Even with all this tech, the PSP was known for its great selection of games. They are the reason why we bought the thing in the first place. Games make consoles. This is just simple fact. The PSP had plenty to choose from, even at launch. With 17 games on the shelves on opening day and 11 that came during the launch window, the PSP was off to a great start. It had to be a good launch to support the price tag, though. The price of admission to PSP-land was $249, which was a full hundred higher than Nintendo’s DS. Even with that disadvantage, Sony still saw good numbers selling out launch allocations in many regions of the world. The trend of good games and sales wouldn’t end at the launch, though. Throughout the PSP’s lifetime we saw classic portable games such as the Monster Hunter Freedom series, Crisis Core: Final Fantasy VII, Daxter, Metal Gear Solid Portable Ops and Peace Walker, Grand Theft Auto Stories series, Dissidia: Final Fantasy, and plenty more. While Monster Hunter proved to be the PSP’s killer series, the other big named titles held their own on the charts.

Not everything was clear skies and picnics over here at PSP-land, though. Hackers were able to break the PSP’s code and put it online in 2005 which resulted in many customed “firmwares” that allowed people to exploit hidden features or add their own to the PSP. Sound cool? Sure, it would be awesome to play SNES and Genesis game on the PSP but it didn’t stop there. Soon, hackers were able to make the custom firmwares able to allow the system to play PSP games off the memory stick using an ISO file. This ran rampant as players would buy a PSP, hack it, and just download games to play for free. This resulted in developers being weary to spend the time and effort on games for the system. The PSP saw a huge drought of games during a time that made it almost seem dead. Finally, Sony took to marketing and damage control that resulted in a new push of games but the piracy was still an issue. With every stable firmware release, Sony would try and defeat ways that hackers could exploit the system but it never really worked. The only way to stop it would be to rewrite the entire source code but then the PSP wouldn’t be the PSP anymore, would it?

The piracy issue really hurt the system here in America. The drought turned away prospecting buying and more and more current owners felt that the lack of effort on the system meant that they should just pirate. In other regions, like the Europe and Asia, the PSP stayed strong and sold very well. Monster Hunter continued to dominate and get the PSP to the top of many consecutive hardware sale charts.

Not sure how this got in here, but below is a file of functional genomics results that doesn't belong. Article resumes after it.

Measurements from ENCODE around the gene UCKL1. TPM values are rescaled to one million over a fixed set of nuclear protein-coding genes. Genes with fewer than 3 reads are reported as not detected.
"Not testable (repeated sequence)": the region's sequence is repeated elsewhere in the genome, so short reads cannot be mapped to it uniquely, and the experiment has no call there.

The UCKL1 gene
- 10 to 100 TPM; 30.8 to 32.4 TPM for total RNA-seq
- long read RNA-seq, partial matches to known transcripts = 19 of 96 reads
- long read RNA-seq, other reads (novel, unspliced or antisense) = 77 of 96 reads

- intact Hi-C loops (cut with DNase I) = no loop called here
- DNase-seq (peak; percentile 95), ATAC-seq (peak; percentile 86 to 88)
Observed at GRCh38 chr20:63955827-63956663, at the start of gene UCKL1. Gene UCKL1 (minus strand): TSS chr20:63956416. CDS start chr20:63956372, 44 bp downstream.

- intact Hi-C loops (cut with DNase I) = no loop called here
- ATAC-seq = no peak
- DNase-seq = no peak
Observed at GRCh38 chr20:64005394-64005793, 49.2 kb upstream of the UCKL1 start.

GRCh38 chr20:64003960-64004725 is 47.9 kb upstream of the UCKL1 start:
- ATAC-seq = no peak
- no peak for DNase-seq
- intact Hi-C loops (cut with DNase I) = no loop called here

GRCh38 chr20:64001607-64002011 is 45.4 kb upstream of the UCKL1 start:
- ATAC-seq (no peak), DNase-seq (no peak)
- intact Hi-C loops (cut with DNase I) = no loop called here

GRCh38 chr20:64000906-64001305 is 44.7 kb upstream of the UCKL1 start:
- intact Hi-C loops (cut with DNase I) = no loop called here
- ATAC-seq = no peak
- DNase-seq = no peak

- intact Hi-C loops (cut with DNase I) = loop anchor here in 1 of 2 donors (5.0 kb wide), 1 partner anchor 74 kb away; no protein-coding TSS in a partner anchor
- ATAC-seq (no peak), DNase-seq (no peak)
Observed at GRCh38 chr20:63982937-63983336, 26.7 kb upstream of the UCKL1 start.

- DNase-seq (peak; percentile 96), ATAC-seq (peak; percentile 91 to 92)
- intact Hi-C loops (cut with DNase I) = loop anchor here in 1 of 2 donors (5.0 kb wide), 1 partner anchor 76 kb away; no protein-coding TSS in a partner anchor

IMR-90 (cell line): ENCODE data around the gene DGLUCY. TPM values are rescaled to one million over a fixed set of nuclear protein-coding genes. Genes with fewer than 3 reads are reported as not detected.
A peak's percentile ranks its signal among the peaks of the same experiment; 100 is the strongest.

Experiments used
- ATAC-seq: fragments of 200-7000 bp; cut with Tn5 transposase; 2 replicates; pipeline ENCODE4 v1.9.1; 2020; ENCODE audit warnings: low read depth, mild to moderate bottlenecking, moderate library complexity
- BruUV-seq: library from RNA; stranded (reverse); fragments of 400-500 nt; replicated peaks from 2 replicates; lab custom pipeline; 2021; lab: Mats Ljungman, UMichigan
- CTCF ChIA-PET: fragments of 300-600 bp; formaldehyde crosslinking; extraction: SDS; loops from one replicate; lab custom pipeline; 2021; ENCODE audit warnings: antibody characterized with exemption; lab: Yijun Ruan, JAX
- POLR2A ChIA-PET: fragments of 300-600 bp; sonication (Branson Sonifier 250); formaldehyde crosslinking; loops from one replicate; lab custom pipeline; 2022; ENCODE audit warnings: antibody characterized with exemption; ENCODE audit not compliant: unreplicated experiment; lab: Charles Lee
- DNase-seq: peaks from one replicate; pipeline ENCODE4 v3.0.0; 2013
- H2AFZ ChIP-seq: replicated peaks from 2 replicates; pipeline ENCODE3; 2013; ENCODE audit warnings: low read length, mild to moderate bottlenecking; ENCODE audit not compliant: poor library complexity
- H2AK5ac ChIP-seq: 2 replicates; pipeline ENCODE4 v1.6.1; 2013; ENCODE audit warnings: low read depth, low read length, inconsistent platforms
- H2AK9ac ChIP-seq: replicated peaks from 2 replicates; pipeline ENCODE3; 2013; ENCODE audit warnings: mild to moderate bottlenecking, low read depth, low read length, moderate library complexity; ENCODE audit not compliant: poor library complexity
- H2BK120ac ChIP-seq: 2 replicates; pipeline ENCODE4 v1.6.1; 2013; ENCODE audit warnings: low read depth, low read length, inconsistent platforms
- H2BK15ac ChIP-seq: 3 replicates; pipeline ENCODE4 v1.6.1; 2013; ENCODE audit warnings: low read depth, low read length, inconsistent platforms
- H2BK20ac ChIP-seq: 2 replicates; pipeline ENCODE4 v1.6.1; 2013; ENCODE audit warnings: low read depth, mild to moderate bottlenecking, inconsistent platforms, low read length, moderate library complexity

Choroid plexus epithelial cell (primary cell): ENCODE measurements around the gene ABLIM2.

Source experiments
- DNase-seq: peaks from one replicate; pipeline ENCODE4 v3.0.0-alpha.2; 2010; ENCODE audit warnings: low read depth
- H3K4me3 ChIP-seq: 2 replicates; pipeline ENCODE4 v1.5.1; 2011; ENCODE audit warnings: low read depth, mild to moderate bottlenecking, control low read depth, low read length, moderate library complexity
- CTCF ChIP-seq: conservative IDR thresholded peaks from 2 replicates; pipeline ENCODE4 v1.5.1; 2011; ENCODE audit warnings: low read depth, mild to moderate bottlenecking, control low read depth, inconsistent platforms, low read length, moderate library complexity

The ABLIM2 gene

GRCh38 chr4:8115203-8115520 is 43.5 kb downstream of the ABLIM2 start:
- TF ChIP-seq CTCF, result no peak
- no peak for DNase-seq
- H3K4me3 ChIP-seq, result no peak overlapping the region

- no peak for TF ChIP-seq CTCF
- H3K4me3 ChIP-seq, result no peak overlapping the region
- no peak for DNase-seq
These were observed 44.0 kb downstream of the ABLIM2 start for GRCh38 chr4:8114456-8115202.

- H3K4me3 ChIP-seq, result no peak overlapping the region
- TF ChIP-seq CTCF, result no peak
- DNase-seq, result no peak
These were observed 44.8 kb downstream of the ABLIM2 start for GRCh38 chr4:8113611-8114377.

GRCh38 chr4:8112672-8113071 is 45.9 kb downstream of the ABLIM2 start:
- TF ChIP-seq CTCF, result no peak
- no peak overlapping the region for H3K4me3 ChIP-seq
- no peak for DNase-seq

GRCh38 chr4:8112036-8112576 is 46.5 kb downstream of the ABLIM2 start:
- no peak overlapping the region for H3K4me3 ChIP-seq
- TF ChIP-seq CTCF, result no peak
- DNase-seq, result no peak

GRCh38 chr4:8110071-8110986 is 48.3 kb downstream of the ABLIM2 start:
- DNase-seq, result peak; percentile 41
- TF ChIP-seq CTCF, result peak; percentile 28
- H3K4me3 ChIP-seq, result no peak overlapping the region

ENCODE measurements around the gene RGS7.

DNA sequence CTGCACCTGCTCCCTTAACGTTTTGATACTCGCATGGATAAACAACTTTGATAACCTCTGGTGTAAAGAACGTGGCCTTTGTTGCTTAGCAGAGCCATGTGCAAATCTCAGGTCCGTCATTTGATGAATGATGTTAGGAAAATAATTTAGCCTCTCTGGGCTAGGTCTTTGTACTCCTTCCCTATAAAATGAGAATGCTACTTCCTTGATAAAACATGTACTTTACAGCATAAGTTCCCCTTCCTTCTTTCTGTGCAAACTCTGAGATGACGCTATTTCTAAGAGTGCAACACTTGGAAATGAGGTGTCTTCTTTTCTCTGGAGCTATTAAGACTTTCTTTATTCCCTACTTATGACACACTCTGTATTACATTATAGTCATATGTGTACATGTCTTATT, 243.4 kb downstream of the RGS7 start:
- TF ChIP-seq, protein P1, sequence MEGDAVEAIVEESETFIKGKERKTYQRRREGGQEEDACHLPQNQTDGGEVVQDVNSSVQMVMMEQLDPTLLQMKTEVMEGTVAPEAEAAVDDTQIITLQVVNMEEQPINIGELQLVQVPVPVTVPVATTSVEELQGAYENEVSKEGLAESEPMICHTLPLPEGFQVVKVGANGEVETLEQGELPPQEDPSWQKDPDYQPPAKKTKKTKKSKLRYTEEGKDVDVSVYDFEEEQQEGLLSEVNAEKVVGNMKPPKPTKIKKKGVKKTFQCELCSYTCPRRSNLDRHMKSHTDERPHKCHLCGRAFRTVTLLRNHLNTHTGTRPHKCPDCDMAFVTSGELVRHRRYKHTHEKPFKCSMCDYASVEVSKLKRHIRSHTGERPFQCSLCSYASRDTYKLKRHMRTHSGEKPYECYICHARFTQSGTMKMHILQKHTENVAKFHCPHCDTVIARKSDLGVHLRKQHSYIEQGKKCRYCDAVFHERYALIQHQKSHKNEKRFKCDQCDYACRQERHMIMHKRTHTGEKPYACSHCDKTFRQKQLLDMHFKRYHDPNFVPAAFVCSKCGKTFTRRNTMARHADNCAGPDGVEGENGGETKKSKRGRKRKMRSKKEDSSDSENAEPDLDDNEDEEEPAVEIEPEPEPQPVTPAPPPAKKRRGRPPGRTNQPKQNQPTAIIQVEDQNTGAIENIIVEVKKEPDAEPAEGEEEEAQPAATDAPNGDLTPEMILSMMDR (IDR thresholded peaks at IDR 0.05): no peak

Still, Sony saw great success in the handheld market. There was no reason to leave. In January of 2011, the ‘NGP’ was announced and shown off for the first time. The successor to the PSP would wow gamers with its screen size, two analog sticks, touch capabilities, and online features. It would be at E3 that year that Sony would announce the true name of the system and get rid of the NGP code name. The PS Vita was born and would breathe new life into the portable console realm by offering graphics that could rival even the best of the PS2 titles and give a little touch of PS3 in your hands. With two touch interfaces, two analog sticks, and a 3G modem inside the Vita was set to be one of the most feature-filled and highest performing devices ever for portables. The system released in America in February of 2012. Did it live up to the hype?

Yes, it did. The Vita’s launch could arguably be called the best system launch in gaming history. With over 20 games on opening day and more than 10 arriving during the launch window, the Vita had plenty to offer to gamers. In fact, for my purchase, I wound up with nine games for my launch. That is the most I ever had for a new system. My buying habits aside, the Vita’s range of games made it look like a fantastic addition to any gamer’s possession. However, the sales after launch don’t add up. The Japanese launch saw great numbers but quickly let up. Why? The launch titles and offerings didn’t really appeal to the Japanese audience. When you lead the system with Uncharted, you should know that you won’t have the line-up at stores like you want. Sony didn’t cater to the audience there at all. The slow sales should come at no surprise due to the games available.

However, in America and Europe, the games appeal to a wide variety of people. The launches in those regions did very well but once again we saw a drop off. Shortly after March began, the game releases and PSN content slowed to a crawl and we were beginning that oh-so lovely drought just before E3. I’m sure Sony has plenty in store for buyers at this E3 and time will only time how well the Vita does in comparison to not only the 3DS but also the PSP.

Sony has seen much love and success with portables. You can expect that they’ll be around in the market for quite some time and I can’t see the Vita being the last we’ll see of their handheld offerings. The company has hit a lot of roadblocks lately but we’ve heard that their PlayStation hardware and software divisions weren’t affected. Sony was able to take a grasp of the portable realm and gain a foothold against Nintendo. They may not be first place but you can’t count them out. That is an achievement on its own. Nintendo’s dominance of the portable world doesn’t look so stable as it once did. The PlayStation brand is here to stay and the competition will continue making handhelds better.

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  1. Guest


    “The launch titles and offerings didn’t really appeal to the Japanese audience”

    Whats the slow US sales excuse? The games didnt appeal to them?

    I dont buy that nonsense

    Also all systems were hacked, that wasnt a psp exclusive issue

    I do have other issues with this article but I love the psp so I dont care